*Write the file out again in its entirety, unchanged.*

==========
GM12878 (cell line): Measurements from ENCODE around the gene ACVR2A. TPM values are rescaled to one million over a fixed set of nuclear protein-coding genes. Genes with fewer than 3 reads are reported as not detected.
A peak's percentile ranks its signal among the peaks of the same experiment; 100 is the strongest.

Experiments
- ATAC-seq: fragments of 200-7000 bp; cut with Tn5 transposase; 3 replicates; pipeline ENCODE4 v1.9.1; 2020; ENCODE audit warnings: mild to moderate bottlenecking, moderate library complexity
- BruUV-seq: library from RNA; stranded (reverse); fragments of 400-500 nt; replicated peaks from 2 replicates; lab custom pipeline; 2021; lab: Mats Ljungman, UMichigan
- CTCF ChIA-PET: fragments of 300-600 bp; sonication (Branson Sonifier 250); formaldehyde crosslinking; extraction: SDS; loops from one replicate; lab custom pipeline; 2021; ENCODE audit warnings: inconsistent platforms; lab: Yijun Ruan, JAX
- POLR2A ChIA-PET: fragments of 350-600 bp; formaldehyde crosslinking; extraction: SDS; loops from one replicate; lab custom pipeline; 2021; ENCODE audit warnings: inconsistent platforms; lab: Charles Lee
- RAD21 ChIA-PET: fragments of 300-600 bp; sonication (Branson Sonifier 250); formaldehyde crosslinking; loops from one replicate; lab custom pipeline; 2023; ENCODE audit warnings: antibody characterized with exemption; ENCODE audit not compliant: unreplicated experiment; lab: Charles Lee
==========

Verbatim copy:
GM12878 (cell line): Measurements from ENCODE around the gene ACVR2A. TPM values are rescaled to one million over a fixed set of nuclear protein-coding genes. Genes with fewer than 3 reads are reported as not detected.
A peak's percentile ranks its signal among the peaks of the same experiment; 100 is the strongest.

Experiments
- ATAC-seq: fragments of 200-7000 bp; cut with Tn5 transposase; 3 replicates; pipeline ENCODE4 v1.9.1; 2020; ENCODE audit warnings: mild to moderate bottlenecking, moderate library complexity
- BruUV-seq: library from RNA; stranded (reverse); fragments of 400-500 nt; replicated peaks from 2 replicates; lab custom pipeline; 2021; lab: Mats Ljungman, UMichigan
- CTCF ChIA-PET: fragments of 300-600 bp; sonication (Branson Sonifier 250); formaldehyde crosslinking; extraction: SDS; loops from one replicate; lab custom pipeline; 2021; ENCODE audit warnings: inconsistent platforms; lab: Yijun Ruan, JAX
- POLR2A ChIA-PET: fragments of 350-600 bp; formaldehyde crosslinking; extraction: SDS; loops from one replicate; lab custom pipeline; 2021; ENCODE audit warnings: inconsistent platforms; lab: Charles Lee
- RAD21 ChIA-PET: fragments of 300-600 bp; sonication (Branson Sonifier 250); formaldehyde crosslinking; loops from one replicate; lab custom pipeline; 2023; ENCODE audit warnings: antibody characterized with exemption; ENCODE audit not compliant: unreplicated experiment; lab: Charles Lee